November 11, 2020 en_US Learn how to use a small business budget template to plan your company finances. Read about using your budget to make informed business decisions. https://quickbooks.intuit.com/cas/dam/IMAGE/A9HKA2u81/Business-budget-hero.jpg https://quickbooks.intuit.com/r/accounting-finance/small-business-budget-template/ How to create a small business budget: Guide + template

How to create a small business budget: Guide + template

By Ken Boyd November 11, 2020

Running your own business presents unique opportunities for you to be your own boss, bring your entrepreneurial vision to life, and direct your financial future. But to avoid being among the 20% of small businesses that fail within their first year, you’ll want to work behind the scenes.

Creating a business budget is an excellent first step for any new business owner. By taking a closer look at your assets, expenses, and financial goals, you can craft a better plan for the future of your booming business. And ideally, you can reap some of the monetary benefits.

Let’s take a closer look at how to create a business budget and discuss the benefits of budgeting. You might even find some helpful business budget resources. With the right tools and processes, you can use business budgeting to your advantage.

What is a business budget?

Business budget definition pull-quote.

A business budget is an outline of an organization’s revenue, expenses, and profit over a period of time—generally, monthly, quarterly, or annually. A good business budget assigns a purpose to every dollar your business earns. For instance, some money might go toward bills or business growth. Others will help fund daily operational expenses and take-home pay for yourself and your staff.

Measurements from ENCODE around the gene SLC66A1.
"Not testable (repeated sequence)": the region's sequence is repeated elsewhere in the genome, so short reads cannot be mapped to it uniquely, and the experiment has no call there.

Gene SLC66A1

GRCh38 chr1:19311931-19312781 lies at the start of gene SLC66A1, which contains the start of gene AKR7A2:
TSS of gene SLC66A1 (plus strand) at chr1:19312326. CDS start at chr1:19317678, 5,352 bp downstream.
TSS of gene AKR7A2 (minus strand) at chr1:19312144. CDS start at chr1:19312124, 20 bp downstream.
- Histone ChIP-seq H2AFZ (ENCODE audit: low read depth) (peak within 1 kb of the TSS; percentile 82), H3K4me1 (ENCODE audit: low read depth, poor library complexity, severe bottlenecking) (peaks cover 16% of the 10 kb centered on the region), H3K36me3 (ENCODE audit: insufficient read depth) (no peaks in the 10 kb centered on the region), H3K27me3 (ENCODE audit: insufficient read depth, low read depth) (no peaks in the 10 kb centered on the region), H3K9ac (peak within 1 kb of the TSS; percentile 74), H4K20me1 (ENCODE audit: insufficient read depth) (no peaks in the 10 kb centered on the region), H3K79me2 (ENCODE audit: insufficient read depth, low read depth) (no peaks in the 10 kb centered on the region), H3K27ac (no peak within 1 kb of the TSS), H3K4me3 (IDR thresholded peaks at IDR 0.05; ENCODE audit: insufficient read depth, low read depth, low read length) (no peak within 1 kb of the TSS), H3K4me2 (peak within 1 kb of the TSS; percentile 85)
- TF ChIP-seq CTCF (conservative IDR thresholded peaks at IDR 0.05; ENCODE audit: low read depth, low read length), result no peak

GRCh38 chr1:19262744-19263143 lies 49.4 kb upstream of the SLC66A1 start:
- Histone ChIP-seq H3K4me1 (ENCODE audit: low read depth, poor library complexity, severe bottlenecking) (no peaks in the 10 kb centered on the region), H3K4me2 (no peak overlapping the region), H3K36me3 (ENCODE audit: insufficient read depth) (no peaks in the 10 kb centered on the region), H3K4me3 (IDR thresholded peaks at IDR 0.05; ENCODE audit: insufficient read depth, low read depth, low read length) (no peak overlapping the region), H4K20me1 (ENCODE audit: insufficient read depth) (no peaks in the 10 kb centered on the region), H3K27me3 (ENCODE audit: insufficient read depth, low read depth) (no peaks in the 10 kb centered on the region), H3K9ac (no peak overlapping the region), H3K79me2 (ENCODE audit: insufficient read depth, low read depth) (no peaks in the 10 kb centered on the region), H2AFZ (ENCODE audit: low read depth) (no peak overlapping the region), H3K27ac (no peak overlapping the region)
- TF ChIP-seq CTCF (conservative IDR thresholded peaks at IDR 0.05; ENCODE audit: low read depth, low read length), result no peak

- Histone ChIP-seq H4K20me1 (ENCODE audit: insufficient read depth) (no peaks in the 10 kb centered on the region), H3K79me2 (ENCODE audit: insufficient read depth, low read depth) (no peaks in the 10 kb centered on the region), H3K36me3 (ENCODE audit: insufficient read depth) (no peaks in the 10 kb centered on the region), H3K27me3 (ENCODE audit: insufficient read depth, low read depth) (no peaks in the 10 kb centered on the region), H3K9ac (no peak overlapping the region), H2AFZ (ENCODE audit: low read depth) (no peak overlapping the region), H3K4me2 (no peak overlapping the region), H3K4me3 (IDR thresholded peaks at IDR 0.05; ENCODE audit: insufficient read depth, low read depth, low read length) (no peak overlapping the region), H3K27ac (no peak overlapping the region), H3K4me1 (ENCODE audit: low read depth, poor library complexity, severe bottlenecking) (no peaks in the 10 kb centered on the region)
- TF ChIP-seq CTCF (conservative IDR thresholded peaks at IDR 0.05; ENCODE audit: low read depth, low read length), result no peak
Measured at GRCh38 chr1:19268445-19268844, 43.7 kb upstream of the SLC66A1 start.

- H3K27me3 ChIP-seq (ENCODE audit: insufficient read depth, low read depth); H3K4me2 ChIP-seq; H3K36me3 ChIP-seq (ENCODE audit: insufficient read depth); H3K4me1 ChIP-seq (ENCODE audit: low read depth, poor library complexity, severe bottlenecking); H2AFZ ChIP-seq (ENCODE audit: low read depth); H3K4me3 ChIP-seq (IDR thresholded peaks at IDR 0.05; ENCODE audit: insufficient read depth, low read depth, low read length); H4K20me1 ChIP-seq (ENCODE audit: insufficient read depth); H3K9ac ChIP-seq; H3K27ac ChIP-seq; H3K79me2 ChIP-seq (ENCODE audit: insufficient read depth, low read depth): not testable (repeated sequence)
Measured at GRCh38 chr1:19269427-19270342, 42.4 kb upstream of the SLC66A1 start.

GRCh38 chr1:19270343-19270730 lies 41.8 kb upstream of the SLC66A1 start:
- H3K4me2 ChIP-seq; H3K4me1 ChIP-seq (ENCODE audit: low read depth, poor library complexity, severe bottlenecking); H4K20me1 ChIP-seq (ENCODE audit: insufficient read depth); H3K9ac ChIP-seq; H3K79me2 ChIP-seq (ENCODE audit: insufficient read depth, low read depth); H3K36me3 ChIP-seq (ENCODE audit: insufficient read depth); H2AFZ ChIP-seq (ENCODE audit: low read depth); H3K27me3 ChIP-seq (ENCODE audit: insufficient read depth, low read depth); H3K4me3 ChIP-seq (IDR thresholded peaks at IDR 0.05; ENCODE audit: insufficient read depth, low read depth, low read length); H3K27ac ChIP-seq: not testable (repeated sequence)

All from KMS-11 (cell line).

A solid business budget serves as a road map for spending and earning. It creates a lens into your organization’s financial future and facilitates better decisions all around. Ready to get your business idea off the ground? You’ll need to consider startup costs. Wondering if you can or should purchase new equipment this year? Refer to your business budget.

Maybe you’re looking for ways to cut down on expenses. Your business budget can present a view of your financial health, including where you’re spending money and where you might benefit from cutting back. With better foresight, you can cultivate better business performance and improve earnings from the last quarter or the last year.

39% of small businesses have an annual business budget.

Benefits of budgeting for your business

The benefits of budgeting may be obvious to some. But a recent study suggests that not all business owners are completely convinced, especially those who may have just started a new business. The survey revealed that nearly 61% of small business owners didn’t create a budget for the 2018 fiscal year. And only 26% of organizations with 1-10 employees formulated a business budget. Many financial and business experts would classify this as a misstep.

“A business budget is a financial road map to success, a vision of where you want to take your business for the upcoming 12 months,” the FDIC says. What’s more, research has suggested that business budgets offer the following benefits:

  • They give business owners more freedom to run their organizations with confidence.
  • They allow business owners to identify cash flow and spending problems.
  • They empower business owners to have a greater sense of control and insight when dealing with financial challenges.
  • They help business owners and decision-makers predict cash flow and identify trends.
  • They demonstrate positive money management to lenders and investors.
  • They give you the chance to identify and rectify problem areas quickly.

Bottom line: Consider a detailed budget as one of your key business needs.

What’s included in a business budget?

A business budget takes into account an organization’s total revenue and expenses to reveal net profit (or loss). The FDIC says the best business budgets comprise the “nuts and bolts” everyday revenue and expenses like: